Danny Ford on what life in SEC would be like for Clemson football


Reports that have Clemson packing its bags and leaving the ACC for the SEC haven’t been lost on former Clemson football coach Danny Ford.

So leave it to Ford to succinctly summarize what life in the SEC might be like for the Tigers.

“They wouldn’t automatically be picked to finish first every year,” Ford told the Greenville News.

Ford should know. He served as coach in both leagues – from 1978-89 at Clemson and from 1993-97 at Arkansas – enabling him to gain valuable insight into the teams, traditions and atmospheres in both leagues. He also played for legendary coach Paul “Bear” Bryant at Alabama.

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Although Ford’s primary focus has been farming and fishing at his home near Pendleton for the past 25 years, he remains intimately familiar with the level of competition in the SEC and continues to have a keen interest in what unfolds each fall under coach Dabo Swinney’s watch at Clemson.

The Tigers have been a dominant force in the ACC for the past decade. Clemson has been picked to win the league title each of the last four years and seven times in the last nine years. Clemson won six consecutive ACC Championship Games until Pitt interrupted the Tigers’ streak last season.

The sledding is likely to be considerably tougher if the Tigers join the SEC. SEC teams have won 12 of the last 15 national championships, with five different teams – Alabama, Auburn, Florida, Georgia and LSU – wearing the crown during that time.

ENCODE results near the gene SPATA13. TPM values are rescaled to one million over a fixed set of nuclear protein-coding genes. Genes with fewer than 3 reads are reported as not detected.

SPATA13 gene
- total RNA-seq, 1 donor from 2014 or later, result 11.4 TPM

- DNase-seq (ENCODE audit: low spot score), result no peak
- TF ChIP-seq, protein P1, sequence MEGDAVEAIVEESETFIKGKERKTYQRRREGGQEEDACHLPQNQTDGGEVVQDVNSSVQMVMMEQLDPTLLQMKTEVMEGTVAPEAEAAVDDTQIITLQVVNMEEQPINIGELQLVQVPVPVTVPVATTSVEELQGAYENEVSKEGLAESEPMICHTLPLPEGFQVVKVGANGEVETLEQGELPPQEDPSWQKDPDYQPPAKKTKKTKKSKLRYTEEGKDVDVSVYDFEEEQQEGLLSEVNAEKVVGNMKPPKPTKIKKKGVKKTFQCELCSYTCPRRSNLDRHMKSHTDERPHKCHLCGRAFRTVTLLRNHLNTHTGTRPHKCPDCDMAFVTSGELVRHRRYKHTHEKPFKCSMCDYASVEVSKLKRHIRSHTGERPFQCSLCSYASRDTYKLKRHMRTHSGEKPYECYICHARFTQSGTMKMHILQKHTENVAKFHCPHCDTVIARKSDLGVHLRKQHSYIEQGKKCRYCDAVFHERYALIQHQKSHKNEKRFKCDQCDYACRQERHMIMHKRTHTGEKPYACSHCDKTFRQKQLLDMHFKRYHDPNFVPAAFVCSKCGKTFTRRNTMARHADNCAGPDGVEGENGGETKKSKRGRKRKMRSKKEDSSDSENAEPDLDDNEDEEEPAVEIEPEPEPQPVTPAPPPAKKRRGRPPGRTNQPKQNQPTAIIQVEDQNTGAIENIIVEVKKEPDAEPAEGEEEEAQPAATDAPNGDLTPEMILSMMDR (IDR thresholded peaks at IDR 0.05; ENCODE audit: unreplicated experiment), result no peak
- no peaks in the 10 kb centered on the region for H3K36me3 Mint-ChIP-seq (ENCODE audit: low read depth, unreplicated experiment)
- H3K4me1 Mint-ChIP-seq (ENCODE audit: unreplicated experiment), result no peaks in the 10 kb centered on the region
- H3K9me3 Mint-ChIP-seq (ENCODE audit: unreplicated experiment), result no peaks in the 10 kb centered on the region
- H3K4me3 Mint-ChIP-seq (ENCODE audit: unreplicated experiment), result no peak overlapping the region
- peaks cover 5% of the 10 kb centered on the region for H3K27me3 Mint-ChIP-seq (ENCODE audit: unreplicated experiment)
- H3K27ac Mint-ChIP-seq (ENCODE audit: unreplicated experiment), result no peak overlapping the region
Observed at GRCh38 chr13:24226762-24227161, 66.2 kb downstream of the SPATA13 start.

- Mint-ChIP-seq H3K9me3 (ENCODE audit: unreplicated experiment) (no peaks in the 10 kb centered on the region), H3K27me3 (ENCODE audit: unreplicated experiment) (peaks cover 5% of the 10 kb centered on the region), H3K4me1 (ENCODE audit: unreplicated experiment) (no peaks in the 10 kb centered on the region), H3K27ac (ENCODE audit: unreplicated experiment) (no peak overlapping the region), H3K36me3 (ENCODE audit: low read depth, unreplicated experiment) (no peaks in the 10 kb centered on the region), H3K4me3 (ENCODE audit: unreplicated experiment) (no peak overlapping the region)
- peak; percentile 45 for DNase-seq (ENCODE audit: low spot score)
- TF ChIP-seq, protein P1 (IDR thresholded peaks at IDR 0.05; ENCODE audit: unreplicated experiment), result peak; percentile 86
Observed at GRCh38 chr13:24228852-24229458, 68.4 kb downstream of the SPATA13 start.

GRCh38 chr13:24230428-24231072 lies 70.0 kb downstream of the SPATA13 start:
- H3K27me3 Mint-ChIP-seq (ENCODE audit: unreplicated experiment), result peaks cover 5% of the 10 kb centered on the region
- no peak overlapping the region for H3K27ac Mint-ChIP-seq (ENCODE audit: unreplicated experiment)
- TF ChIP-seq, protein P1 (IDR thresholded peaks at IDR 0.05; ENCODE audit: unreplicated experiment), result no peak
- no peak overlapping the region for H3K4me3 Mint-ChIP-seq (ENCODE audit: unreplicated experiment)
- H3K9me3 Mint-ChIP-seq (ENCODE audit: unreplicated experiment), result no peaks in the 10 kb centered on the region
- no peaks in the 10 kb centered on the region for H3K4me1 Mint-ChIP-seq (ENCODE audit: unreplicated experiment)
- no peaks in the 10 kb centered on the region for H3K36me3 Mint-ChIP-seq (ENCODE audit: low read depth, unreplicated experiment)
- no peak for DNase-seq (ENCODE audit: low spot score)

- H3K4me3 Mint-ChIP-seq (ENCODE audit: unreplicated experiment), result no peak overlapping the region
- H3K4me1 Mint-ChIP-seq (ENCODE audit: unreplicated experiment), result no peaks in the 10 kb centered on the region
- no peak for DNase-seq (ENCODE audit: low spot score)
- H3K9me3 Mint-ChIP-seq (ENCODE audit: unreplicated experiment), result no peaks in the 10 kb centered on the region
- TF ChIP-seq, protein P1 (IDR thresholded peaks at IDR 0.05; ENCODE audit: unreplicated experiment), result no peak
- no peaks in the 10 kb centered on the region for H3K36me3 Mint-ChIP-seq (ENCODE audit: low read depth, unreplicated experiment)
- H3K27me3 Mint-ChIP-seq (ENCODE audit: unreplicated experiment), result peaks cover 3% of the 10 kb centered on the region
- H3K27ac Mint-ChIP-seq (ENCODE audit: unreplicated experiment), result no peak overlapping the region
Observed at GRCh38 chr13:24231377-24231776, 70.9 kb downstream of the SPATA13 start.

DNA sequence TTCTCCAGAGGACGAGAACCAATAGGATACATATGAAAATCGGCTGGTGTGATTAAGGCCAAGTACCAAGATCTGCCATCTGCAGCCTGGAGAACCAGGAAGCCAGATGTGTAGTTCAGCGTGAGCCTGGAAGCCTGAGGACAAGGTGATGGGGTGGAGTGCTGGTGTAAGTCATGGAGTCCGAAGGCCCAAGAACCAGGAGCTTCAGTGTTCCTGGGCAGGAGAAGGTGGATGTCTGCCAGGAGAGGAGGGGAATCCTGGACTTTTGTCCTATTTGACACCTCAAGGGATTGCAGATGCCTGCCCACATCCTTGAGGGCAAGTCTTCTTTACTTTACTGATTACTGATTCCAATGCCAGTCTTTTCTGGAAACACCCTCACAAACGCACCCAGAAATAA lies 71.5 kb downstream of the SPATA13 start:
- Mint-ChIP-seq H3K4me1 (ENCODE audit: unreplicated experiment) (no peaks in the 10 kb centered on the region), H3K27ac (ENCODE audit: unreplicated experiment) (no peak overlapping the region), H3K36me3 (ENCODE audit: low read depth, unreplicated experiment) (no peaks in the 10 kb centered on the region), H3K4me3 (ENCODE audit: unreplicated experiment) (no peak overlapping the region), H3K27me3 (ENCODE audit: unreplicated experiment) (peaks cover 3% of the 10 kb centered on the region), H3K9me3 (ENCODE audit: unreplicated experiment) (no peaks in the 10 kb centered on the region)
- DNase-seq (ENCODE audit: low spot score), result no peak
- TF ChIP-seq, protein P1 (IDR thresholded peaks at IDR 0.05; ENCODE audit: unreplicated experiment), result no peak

“Clemson does have a lot of depth, but in the SEC everybody else does, too,” said Ford, who guided Clemson to its first national championship in 1981.  “It ain’t gonna be so easy because they beat you up every week. Your (team’s) health is the problem. You can’t go and practice because your people are hurt and beat up, especially if you don’t have enough depth.

“That was the problem when South Carolina and Arkansas came into the conference – neither team was prepared to come into the SEC. Neither team had the money, the facilities, the players or anything to join that conference. Well, now it’s different for Clemson. Clemson has a lot of that already built in.”

Instead of boasting the largest stadium in the ACC with a capacity of 81,500, Clemson’s Memorial Stadium would rank as the eighth-largest in the SEC. But Clemson’s other football-related facilities would be on par or exceed any in the SEC.

“There are a lot more advantages to Clemson now than there were before, in coach (Frank) Howard’s days especially and coach (Red) Parker’s days,” Ford said. “Maybe we had some advantages, but we didn’t have some of the advantages they have today. They’re in a sweet situation being Clemson in the ACC in football.

“The thing about the SEC, nobody there is going to get any weaker because you’re joining. They’re just going to continue to get stronger.”

Roy Philpott, a commentator for ESPN, believes that a Clemson move to the SEC would generate plenty of excitement.

“There are a lot of like-minded institutions in the SEC that are comparable to Clemson,” Philpott said. “You think about the attractiveness of a Clemson vs. Florida on a regular basis, Clemson vs. Georgia on a regular basis, that would get people excited. Those are easy trips to make for Clemson fans as well.

“Life in the SEC would be something that many Clemson fans would be quite comfortable with and would be ready to deal with. They’ve heard it from the opposite end of the spectrum forever – how great football is in that league. It would be interesting to see what it would actually look like if it did happen.”